by | Nov 21, 2008 | Detroit Free Press | 0 comments

MOSCOW — It took three seconds. Maybe two. My feet had not yet left passport control in Sheremetyevo (Moscow) Airport when there was a voice and a face and a clipboard.

“You are . . . ” the woman began in strained English. She was wearing a white dress and too much lipstick and a pin, an “Intourist” pin, which meant she worked for the hotels designated for outsiders. And that I would not be left alone from here on in.

“Sports journalist,” I said. “American.”

“End yur name ees?”

I told her. She found me on her clipboard. She found the guy I was sharing my hotel room with, too. I pointed to the passport line. She eyeballed him, made another notation, then launched into a speech about where to go next.

So, Russia was about what I expected in minutes one through three, and now, 12 hours later, in a small hotel room overlooking Red Square, Lenin’s Tomb and the public drinking fountains — where people line up to wait for one glass, which they rinse briefly before using — I have to say it still is.

The reason we are here (we being a small contingent of American sports writers) is the Goodwill Games, a mega event staged by mega entrepreneur Ted Turner that may turn out to be a mega flop. Or maybe not. You never know. Old Ted dangled a pretty seductive carrot out there for U.S. journalists — two weeks in Moscow, America versus Russia, retribution for the Olympics and all that. Only when you get here do you find you have to pay for the phone calls. In cash: $8.50 per minute.

Talk fast, men. Separate, unequal treatment Anyhow, the Intourist woman made sure my friend and I were sent in a special car to the hotel.

“Sherl boish dreit,” the driver said, or something like that, to our guide.

“Da,” she said coldly. Then she turned to us and smiled. I didn’t trust it. “Everything is good. Please go,” she said.

Why not? We’d been sugar-coated from the moment she found us. While everyone else had their luggage ripped open and their shaving kits dissected, we were waved through customs without as much as a zipper being touched. Regular Russians fought over a half dozen luggage trolleys. We got our own. You think they want the press to get a bad impression?

“Hotel?” I asked the driver.

“Da, da,” he said. His brown hair was unkempt, his shirt was open and his chest was sweaty. He smoked. We drove several nondescript highways with the windows down, saying nothing. What do you think at those moments? “This is Russia,” you say. And you try to feel something special.

I noticed a tape deck on the car dash and asked my friend for a cassette. We gave it to the driver and he stuck it in the wrong way. “This is not his car,” I mumbled. My friend nodded.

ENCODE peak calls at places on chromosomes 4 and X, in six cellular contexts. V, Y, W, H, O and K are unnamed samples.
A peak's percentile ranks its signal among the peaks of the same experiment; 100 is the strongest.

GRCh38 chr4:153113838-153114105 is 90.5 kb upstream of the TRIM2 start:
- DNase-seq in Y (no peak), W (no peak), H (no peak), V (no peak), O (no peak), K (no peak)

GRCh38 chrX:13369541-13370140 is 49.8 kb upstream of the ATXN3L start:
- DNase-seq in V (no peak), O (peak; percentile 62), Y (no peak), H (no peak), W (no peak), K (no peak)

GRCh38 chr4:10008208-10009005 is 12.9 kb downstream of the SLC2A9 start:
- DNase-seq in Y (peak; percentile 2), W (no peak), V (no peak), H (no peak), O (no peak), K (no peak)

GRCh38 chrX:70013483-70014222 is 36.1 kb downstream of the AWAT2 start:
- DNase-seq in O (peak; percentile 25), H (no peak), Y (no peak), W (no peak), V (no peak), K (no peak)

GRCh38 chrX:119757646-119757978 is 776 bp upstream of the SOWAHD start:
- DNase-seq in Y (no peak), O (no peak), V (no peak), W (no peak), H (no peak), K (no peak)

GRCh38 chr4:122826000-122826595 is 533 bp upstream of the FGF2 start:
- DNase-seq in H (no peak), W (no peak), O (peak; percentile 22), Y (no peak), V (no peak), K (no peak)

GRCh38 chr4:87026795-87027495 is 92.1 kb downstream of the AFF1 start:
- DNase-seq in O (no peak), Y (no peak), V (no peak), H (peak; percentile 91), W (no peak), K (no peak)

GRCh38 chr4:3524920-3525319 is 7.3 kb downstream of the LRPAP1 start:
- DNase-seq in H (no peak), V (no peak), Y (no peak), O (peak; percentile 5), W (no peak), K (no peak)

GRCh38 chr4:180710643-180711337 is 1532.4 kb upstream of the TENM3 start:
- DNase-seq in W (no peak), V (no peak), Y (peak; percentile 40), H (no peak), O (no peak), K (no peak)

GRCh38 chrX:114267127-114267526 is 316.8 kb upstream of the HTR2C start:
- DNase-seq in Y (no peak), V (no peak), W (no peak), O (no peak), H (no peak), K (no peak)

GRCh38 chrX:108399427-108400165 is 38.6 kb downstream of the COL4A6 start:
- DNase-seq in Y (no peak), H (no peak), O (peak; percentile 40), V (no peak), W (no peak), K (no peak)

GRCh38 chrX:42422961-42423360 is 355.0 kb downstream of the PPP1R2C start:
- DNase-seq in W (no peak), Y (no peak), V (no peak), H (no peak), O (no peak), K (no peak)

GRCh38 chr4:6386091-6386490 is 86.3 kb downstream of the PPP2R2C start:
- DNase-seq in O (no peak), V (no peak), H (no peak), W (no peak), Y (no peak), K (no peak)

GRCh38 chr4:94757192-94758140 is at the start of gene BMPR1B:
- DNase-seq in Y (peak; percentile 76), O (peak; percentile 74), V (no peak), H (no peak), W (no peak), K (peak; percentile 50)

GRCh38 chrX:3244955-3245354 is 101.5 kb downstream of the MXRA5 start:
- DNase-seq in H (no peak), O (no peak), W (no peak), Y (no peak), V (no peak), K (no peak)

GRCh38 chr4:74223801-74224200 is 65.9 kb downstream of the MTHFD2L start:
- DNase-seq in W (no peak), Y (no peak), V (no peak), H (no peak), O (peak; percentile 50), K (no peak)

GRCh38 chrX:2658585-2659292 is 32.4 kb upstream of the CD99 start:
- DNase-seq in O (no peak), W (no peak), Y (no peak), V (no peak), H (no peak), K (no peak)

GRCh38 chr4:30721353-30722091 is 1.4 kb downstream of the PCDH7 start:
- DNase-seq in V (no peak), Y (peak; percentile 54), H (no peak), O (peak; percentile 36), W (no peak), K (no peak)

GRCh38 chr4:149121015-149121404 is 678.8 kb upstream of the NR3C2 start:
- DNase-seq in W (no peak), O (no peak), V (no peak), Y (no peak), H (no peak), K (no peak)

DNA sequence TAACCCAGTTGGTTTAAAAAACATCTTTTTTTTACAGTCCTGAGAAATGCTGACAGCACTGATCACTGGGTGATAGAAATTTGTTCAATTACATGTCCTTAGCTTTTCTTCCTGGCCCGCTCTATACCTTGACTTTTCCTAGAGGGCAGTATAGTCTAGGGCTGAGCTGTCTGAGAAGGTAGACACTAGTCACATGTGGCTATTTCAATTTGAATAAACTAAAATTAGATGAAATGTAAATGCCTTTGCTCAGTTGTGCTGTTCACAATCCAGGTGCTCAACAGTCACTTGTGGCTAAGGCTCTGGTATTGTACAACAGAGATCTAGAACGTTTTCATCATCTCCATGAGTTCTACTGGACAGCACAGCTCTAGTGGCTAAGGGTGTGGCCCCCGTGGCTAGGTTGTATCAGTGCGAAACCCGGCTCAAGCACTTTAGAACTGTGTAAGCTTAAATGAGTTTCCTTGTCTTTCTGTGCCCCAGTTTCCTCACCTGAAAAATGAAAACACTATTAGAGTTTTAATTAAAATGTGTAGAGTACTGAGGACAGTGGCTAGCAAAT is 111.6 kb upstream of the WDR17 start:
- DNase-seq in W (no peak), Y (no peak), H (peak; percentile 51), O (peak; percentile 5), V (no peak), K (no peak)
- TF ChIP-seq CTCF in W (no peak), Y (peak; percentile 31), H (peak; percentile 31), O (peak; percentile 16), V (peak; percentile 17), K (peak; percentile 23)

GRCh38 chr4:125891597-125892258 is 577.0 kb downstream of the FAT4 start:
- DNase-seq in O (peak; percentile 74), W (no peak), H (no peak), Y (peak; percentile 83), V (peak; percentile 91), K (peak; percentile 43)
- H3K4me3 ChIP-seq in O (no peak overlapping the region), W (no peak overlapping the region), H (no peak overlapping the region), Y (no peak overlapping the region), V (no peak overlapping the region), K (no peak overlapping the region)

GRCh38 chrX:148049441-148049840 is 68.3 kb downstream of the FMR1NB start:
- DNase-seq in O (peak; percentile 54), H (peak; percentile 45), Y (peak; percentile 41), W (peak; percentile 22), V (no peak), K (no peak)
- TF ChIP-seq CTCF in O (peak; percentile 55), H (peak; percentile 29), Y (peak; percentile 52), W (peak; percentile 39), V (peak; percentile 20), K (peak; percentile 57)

The tape jammed. The driver pulled off the road to try to wedge it out. A few kilometers back was a swimming area, a big pond really, right in the island between one highway and another, and some kids were jumping in.

Finally the tape clicked. The driver pulled out. A few seconds later, we were rolling along to the synthesized oinks of Madonna, singing, “I Am A Material Girl.” And that’s the way we cruised past the Moscow city limits. An alarming development? A lot of people, by the way, said I had to be crazy to go to Russia after the Chernobyl explosion. And I kind of dismissed it. But during the flight, a British Airways stewardess — a regular on that route — told us about the first runs she worked after Chernobyl. She said the travelers from Moscow set off the radiation alarms with their clothes, and they had to take them off and wrap them in special bags.

That did not do a whole lot for my confidence.

It doesn’t still. But I am here. In the last 12 hours I’ve seen streets and highways and buses with no drivers and guards who just shrug and Lenin Stadium, which was three-quarters empty for a Goodwill Games track and field event.

So the thing may be a bust. But there’ll be something worth writing about. There better be. I have to pay for this piece. Hunker up 40 rubles, or else, what, I guess I don’t come home?

So I’m going to the telephone room. And I hope, this will see the light of print. It’s a weird feeling, sitting on a hotel bed overlooking Red Square, which, to many Americans is about the end of the earth. Yet I find myself thinking back on that ride, with the driver trying to hide his tapping foot as Madonna sang “Li-ving in a ma-ter-ial world . . . ” I take a certain grin out of that.


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Mitch Albom writes about running an orphanage in impoverished Port-au-Prince, Haiti, his kids, their hardships, laughs and challenges, and the life lessons he’s learned there every day.

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